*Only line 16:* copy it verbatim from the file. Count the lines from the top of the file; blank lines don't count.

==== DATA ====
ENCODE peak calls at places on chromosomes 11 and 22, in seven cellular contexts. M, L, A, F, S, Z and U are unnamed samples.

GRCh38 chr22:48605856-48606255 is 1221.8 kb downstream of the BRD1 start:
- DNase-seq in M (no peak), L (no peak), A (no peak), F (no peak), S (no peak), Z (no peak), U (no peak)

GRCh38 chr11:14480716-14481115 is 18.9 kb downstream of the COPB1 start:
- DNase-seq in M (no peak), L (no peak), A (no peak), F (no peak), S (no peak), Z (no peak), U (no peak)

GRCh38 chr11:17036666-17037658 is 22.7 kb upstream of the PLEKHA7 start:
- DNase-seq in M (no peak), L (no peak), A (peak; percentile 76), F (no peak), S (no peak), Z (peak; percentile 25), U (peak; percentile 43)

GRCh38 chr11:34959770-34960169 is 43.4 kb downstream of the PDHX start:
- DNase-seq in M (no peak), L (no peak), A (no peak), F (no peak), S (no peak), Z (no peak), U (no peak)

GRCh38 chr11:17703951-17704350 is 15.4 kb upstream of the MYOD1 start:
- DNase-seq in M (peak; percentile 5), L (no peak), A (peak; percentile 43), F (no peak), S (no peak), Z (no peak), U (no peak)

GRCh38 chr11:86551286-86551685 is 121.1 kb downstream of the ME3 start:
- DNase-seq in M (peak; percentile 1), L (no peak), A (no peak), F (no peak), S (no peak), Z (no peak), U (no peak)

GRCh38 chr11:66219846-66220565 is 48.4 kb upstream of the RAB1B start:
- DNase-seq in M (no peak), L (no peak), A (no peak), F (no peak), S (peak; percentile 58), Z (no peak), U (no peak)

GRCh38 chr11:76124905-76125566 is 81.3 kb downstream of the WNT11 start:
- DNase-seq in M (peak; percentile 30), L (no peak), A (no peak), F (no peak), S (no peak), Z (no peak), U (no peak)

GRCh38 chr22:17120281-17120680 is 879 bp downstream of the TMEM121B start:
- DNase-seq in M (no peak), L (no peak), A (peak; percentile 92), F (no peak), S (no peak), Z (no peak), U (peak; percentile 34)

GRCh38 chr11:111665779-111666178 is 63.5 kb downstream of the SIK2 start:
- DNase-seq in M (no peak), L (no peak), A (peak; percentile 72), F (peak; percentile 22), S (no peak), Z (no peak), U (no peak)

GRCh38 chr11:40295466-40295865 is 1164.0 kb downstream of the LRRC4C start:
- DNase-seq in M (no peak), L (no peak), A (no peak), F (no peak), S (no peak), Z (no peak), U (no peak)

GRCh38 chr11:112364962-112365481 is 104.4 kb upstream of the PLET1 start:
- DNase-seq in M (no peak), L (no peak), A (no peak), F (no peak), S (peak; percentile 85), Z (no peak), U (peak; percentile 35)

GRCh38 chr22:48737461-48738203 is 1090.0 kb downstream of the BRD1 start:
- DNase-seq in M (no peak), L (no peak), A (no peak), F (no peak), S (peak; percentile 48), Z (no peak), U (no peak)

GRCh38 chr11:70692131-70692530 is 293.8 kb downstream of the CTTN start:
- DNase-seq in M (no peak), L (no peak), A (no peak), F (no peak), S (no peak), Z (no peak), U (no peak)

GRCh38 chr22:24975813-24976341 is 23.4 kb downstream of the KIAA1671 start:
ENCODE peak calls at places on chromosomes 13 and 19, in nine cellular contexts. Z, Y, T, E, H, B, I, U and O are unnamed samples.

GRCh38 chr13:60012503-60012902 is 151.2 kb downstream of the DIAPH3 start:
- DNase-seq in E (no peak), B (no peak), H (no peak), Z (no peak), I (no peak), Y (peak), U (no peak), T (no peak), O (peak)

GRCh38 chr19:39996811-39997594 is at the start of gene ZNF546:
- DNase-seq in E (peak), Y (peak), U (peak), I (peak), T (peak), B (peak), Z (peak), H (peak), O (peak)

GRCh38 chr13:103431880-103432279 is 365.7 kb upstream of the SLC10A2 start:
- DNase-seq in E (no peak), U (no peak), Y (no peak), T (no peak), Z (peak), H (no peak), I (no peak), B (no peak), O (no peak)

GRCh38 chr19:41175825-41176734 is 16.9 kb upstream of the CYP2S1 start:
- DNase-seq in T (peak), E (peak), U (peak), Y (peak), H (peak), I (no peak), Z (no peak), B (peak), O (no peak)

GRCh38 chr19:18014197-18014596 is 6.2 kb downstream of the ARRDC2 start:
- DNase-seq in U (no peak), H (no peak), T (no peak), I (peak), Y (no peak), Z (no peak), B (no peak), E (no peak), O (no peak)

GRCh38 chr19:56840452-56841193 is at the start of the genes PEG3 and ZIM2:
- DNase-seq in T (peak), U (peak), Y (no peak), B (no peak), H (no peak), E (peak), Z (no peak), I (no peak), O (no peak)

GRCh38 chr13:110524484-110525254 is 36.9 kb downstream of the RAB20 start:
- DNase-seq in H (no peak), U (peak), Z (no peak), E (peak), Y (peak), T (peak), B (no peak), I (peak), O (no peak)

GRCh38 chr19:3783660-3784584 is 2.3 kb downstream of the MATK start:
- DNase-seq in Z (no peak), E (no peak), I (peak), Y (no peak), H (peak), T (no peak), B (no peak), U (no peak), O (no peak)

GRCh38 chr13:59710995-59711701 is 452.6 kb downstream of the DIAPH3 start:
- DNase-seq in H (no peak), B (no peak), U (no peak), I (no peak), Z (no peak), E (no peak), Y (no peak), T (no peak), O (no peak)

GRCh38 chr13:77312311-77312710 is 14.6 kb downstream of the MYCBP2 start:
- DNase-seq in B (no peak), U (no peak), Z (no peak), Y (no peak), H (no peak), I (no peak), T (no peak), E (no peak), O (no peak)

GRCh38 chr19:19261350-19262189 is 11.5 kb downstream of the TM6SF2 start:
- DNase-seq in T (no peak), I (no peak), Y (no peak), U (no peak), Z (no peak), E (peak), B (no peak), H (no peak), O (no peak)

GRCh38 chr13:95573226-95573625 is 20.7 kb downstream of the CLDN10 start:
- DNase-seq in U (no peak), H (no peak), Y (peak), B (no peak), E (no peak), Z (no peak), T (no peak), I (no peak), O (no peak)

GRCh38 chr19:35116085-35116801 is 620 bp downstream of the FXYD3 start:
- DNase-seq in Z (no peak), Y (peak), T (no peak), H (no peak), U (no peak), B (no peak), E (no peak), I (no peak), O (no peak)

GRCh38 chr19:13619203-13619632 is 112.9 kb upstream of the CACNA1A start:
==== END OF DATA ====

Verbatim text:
GRCh38 chr11:76124905-76125566 is 81.3 kb downstream of the WNT11 start: